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Trump says US considering permanent military base in Poland

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FILE PHOTO: U.S. President Donald Trump is greeted by Polish President Andrzej Duda as he visits Poland during the Three Seas Initiative Summit in Warsaw, Poland July 6, 2017. REUTERS/Carlos Barria
President
Donald Trump is greeted by Polish President Andrzej Duda as he
visits Poland during the Three Seas Initiative Summit in Warsaw,
Poland July 6, 2017.

Thomson
Reuters


  • Poland wants a permanent US presence, and the
    government has said its willing to pay for it.
  • On Tuesday, President Donald Trump said the US was
    “looking at it very seriously.”
  • Poland’s interest is longstanding, and is of a piece
    with broader concern in the region about Russia.

Poland said earlier this year that it was willing to pay up to $2
billion to help fund a permanent US military presence there — a
proposal President Andrzej Duda reiterated during the country’s
Army Day celebration in August.

Duda visited President Donald Trump
at the White House on Tuesday, and his country’s interest in
hosting the US Army, and its willingness to pay for it, appear to
have resonated with Trump.

“We’re looking at it very seriously,” Trump said during an
Oval Office meeting with Duda, according to Bloomberg.

“Poland is willing to make a very major contribution to the
United States to come in and have a presence in Poland,” Trump
said. “If they’re willing to do that, it’s something we will
certainly talk about.”

During a press conference after their Oval Office meeting
Duda, reiterated his desire for a larger US military presence in
the country and touted recent purchases of US military hardware.
The US base his government has offered to fund would be called
“Fort Trump,” he said.


Poland Warsaw military parade soldiers
Polish
President Andrzej Duda at the Polish National Army Day parade in
Warsaw, August 15, 2018.

(AP
Photo/Czarek Sokolowski)


Duda took office in 2015, and at home he has pursued policies that critics
see as undemocratic and risk running afoul of the European
Union.

But his interest in a US military presence is of a piece
with broader concerns in the region about Russian, which have
grown since 2014, when Moscow annexed Crimea and started backing
separatist movements in Ukraine.

NATO has deployed multinational battle
groups
to Poland and the Baltic states, Estonia, Latvia, and
Lithuania. The battle group in Poland — about 1,000 personnel in
total — is led by the US and includes troops from the UK,
Romania, and Croatia. (The US military is also upgrading and improving its
facilities throughout Eastern Europe.)

The Polish offer, first reported by local media in late May, was made by the
Defense Ministry, which did not consult with the
president or the foreign ministry before sending it to the US. It
reflects Poland’s long-held interest in closer security ties with
the US.


Battle Group Poland U.S. Solders, assigned to Bulldog Battery, 2nd Squadron, 2nd Cavalry Regiment, along with 10th Mountain Combat Aviation Brigade, conduct sling load and air assault training with M777A2 Howitzers, during Saber Strike 2017, at Bemowo Piskie Training Area near Orzysz, Poland, June 7, 2017.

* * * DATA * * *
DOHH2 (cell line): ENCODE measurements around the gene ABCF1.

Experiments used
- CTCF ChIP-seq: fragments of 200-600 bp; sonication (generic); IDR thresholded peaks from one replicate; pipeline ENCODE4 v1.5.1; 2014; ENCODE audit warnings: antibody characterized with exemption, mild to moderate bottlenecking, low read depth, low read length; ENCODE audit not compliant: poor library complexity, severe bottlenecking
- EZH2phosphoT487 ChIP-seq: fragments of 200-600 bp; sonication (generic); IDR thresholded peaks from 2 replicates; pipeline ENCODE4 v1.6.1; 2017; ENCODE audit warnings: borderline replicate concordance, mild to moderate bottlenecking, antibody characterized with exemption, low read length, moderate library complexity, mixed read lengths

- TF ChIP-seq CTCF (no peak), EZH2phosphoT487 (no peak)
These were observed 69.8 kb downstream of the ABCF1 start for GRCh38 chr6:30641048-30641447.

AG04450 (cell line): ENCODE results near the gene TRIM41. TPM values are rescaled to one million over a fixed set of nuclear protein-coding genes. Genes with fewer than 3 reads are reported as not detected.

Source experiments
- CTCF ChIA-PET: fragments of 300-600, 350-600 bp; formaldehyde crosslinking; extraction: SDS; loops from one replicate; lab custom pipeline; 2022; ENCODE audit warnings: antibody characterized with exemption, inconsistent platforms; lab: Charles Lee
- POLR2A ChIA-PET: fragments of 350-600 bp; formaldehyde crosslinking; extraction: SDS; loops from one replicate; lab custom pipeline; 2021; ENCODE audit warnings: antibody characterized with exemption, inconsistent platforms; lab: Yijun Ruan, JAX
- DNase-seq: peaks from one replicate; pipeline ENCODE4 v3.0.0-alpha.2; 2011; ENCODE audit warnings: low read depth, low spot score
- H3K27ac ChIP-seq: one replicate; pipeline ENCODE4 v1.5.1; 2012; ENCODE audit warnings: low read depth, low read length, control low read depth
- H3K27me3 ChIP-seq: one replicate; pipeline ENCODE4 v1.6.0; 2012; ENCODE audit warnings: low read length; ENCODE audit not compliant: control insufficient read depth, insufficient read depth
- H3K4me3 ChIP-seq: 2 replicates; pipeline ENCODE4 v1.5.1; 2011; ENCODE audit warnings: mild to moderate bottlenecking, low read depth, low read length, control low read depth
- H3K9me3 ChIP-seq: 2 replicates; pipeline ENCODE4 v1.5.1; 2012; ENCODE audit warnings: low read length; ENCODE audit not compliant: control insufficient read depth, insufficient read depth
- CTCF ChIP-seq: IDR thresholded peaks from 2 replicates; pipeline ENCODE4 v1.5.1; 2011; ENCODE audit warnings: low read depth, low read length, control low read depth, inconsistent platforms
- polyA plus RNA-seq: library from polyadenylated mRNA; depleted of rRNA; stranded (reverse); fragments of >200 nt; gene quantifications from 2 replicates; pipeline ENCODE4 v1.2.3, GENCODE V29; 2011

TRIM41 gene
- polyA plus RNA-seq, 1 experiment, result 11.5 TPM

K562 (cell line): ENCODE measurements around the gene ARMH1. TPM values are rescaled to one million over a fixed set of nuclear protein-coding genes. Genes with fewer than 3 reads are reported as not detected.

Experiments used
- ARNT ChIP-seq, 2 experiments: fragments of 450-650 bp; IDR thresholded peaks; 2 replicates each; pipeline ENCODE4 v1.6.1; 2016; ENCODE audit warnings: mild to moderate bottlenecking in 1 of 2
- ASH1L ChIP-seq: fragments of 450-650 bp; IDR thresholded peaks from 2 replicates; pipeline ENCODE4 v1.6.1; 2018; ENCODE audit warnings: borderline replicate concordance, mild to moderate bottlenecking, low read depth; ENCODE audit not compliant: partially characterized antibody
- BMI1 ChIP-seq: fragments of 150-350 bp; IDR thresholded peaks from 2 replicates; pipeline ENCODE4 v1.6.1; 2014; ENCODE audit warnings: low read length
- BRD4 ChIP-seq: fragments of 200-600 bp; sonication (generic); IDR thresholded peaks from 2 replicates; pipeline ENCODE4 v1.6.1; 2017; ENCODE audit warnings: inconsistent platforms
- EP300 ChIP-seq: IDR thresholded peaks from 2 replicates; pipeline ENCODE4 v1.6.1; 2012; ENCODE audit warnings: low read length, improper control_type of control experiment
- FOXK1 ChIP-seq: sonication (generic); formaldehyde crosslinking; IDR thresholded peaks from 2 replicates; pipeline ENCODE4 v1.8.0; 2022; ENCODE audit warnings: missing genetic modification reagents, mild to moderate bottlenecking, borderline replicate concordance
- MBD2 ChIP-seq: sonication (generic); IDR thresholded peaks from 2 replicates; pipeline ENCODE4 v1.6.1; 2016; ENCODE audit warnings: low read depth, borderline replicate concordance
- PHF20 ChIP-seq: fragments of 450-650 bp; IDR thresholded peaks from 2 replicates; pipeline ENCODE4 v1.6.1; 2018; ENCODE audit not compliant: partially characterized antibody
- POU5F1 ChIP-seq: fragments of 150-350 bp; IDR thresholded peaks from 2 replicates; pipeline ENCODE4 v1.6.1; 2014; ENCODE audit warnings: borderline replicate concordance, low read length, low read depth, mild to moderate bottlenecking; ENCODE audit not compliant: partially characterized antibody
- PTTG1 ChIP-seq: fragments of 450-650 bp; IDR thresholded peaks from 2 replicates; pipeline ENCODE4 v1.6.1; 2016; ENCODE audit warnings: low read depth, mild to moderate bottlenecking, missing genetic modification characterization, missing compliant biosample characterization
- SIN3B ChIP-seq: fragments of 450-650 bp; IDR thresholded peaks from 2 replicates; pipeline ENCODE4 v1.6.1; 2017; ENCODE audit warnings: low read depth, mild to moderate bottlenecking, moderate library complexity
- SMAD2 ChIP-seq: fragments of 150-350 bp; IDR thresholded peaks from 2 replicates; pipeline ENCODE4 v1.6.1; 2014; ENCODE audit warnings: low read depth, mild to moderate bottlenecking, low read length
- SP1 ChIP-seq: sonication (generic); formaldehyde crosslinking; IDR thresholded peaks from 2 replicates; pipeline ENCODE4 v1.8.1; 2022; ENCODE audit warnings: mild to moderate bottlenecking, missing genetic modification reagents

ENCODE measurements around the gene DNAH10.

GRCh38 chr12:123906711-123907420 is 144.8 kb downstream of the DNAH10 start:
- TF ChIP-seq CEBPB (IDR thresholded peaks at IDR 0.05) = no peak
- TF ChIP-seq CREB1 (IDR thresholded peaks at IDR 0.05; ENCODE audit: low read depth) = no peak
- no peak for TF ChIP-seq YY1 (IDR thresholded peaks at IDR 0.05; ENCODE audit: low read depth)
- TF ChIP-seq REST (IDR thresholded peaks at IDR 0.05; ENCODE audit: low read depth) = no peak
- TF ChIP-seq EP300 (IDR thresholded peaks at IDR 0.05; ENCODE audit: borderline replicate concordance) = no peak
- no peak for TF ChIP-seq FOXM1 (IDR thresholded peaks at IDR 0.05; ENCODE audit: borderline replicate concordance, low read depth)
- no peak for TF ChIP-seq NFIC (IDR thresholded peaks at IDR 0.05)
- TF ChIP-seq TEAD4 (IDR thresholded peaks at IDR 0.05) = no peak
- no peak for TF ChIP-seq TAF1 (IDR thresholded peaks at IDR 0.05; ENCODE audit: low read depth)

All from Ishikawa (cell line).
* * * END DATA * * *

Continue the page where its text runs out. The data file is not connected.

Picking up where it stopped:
US solders, part of Battle
Group Poland, conduct sling-load and air-assault training during
Saber Strike 2017 near Orzysz, Poland, June 7,
2017.

US Army

“This proposal outlines the clear and present need for a
permanent U.S. armored division deployed in Poland, Poland’s
commitment to provide significant support that may reach $1.5-2
billion by establishing joint military installations and provide
for more flexible movement of U.S. forces,” the proposal states,
according to Politico.

The proposal said Poland was committed to sharing “the
burden of defense spending,” to making the decision “more
cost-effective for the US,” and to mollifying Congressional
concerns “in uncertain budgetary times.”

Defense Minister Mariusz Blaszczak said at the time that he had
discussed a permanent US military presence in Poland with
officials in Washington. He said the Senate had contacted the
Pentagon about the matter.

In August, during Army Day celebrations in Warsaw, Duda
said that such a US military presence would “deter every
potential aggressor,” in what was almost certainly a reference to
Russia.

Poland has lobbied for a permanent US presence in the
past.


NATO
US troops,
part of a NATO mission to enhance Poland’s defense, before an
official welcoming ceremony in Orzysz, Poland, April 13,
2017.

Associated
Press


In 2015, a US diplomat said one would not be established
but that the US maintain would maintain a “permanent rotating
presence” in the country. (In early 2017, the president of
Lithuania, Poland’s neighbor to the north, said she wanted
a permanent US presence there
“to not only deter but to defend” against Russia.)

Of particular concern is the Suwalki Gap, a 60-mile-long
section of the Poland-Lithuania border between Belarus, a Russian
ally, and Kaliningrad, a Russian exclave on the Baltic Sea. Some
in the region and in NATO worry Russia could shut that
corridor
, isolating the Baltics and thwarting NATO
reinforcement and resupply efforts.

Poland has already met the 2%-of-GDP defense-spending level that
the NATO allies agreed to work toward by 2024 — a spending goal
that Trump used to bludgeon other NATO members. In August, Duda
said he wanted to increase
that outlay even more, reaching 2.5% of GDP by 2024.

After their Oval Office meeting, Trump told the press that they
had discussed defense issues and praised Poland for recent
military decisions, including the purchase of US-made Patriot
missiles.

“We are grateful for Poland’s leadership on defense spending and
burden-sharing in NATO,” Trump said. “I am glad that it plans to
increase spending beyond the 2% limit.”

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